Re: Wanted...PCI bus 3V driver/receiver models

Arthur Collard (
Tue, 27 Feb 96 09:51:44 CST

On Mon, 26 Feb 96 16:23:13 MST (Gary Peterson wrote:

> > I am trying to get a feel for how one might mix 3-volt level signaling and
> > 5-volt level signaling PCI bus driver/receivers on a common PCI bus.

On Mon, 26 Feb 96 22:03:34 EST Andy Ingraham wrote:

> Perhaps you didn't mean to say "signaling"? 3-volt signaling and 5-volt
> signaling -- as in sections 4.2.1 and 4.2.2 of the PCI spec -- are mutually
> exclusive environments that can never mix. (Like mixing TTL and ECL.)
> What you can do, however, is use a device that is powered by 3.3V, and
> outputs 0/3-volt output levels, on a PCI bus designated as a 5V
> signaling environment. This is what you referred to as "3-volt level
> signaling and '5-volt compliant.'"
> This arrangement is permitted because the output voltage specs of the
> 5V signaling environment are wide enough to encompass what you might
> call 3V switching levels, even though they are indeed "5V signaling
> environment" PCI levels.
> And by the way, the output levels of these 3.3V-powered, 5V signaling
> devices is rather similar to good old TTL, which, despite having 5V
> power, might drive only as high as 2.4V in the high state. The 5V PCI
> switching levels are essentially TTL levels.
> There are other differences besides the lack of clamping diodes that
> differentiate 3.3V signaling devices from 5V signaling devices, but that
> is one of the biggies.

The choice Andy proposes is one which I have been working with from a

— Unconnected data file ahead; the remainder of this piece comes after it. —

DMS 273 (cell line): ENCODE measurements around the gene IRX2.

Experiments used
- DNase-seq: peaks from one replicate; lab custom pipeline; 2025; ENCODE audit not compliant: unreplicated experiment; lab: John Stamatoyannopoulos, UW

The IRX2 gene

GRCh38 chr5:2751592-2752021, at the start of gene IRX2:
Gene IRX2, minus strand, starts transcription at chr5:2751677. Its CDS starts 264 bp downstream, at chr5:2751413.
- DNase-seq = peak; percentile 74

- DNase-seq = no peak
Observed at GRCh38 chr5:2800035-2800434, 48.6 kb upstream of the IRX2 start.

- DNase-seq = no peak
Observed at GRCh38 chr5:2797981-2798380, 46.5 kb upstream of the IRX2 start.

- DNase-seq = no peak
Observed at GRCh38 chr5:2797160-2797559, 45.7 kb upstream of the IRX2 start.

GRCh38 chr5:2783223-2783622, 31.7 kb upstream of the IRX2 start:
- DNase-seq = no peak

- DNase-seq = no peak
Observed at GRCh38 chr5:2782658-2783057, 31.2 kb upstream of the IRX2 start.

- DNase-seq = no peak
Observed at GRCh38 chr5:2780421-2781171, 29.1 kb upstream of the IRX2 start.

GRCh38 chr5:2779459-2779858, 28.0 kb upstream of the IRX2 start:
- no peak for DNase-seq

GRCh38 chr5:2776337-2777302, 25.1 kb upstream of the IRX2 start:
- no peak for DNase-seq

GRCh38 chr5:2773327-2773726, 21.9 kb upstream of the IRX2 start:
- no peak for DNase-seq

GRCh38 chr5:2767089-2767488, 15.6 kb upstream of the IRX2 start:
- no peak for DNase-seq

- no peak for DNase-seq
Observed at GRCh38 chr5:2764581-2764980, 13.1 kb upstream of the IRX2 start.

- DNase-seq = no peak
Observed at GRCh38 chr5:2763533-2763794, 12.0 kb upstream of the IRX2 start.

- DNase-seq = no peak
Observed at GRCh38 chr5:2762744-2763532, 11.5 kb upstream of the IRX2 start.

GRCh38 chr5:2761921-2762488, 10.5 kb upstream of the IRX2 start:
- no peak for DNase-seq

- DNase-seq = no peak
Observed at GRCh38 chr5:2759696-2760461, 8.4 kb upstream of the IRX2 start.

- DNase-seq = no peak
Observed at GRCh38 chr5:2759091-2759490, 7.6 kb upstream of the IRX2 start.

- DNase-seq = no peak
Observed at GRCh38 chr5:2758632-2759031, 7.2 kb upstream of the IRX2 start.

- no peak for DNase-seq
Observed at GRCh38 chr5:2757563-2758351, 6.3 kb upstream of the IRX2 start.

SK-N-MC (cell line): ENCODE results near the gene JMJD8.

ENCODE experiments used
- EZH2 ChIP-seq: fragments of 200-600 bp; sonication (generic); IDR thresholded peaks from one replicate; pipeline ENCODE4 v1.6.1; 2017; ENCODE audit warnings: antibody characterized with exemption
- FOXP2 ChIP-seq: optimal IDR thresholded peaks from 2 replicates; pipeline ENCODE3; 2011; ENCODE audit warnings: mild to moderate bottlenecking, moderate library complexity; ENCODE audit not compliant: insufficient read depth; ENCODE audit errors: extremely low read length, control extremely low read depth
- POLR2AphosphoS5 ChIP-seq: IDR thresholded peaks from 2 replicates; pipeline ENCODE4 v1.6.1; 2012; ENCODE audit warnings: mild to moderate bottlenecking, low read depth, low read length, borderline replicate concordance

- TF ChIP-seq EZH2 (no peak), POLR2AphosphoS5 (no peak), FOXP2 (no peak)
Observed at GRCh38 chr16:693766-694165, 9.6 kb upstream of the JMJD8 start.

circuit rather than a model point of view. We have an automotive
customer who desires reduced system operating power while reducing
battery drain during key off. The MCU is powered by a nominal 3.3 volt
supply and interfaces with other system chips powered by 5 volts. The
IC technology for the MCU is CMOS which requires special attention to
the pin I/O driver design. First supplying switching levels from .4 to
2.4 volts is not a big problem. The problem comes in when the I/O pin
is configured as an input driven by a 5.5 volt source. The normal
configuration of a CMOS P-channel device creates a foward bias
parasitic diode from pin to the 3 volt IC rail (P-ch drain to backgate)
which will raise the IC power current limited by the 5 volt external
driving source. There are methods to protect from this but it comes
with a cost (usually silicon area, complexity and degraded speed).
Third, the problem gets worse for advanced CMOS technologies employing
< 110 A gate oxide thickness. This implies g/d, g/s, and g/b breakdowns
close to 5.5 volts. With the advanced technology we have to protect
both N-ch pulldown and P-ch pullup from this breakdown (protect N-ch or
P-ch - gate at Vss from drain at 5.5 volts). I have recently completed a
design of one of these 3 volt - 5 volt friendly type I/O drivers and
its not pretty but it works.



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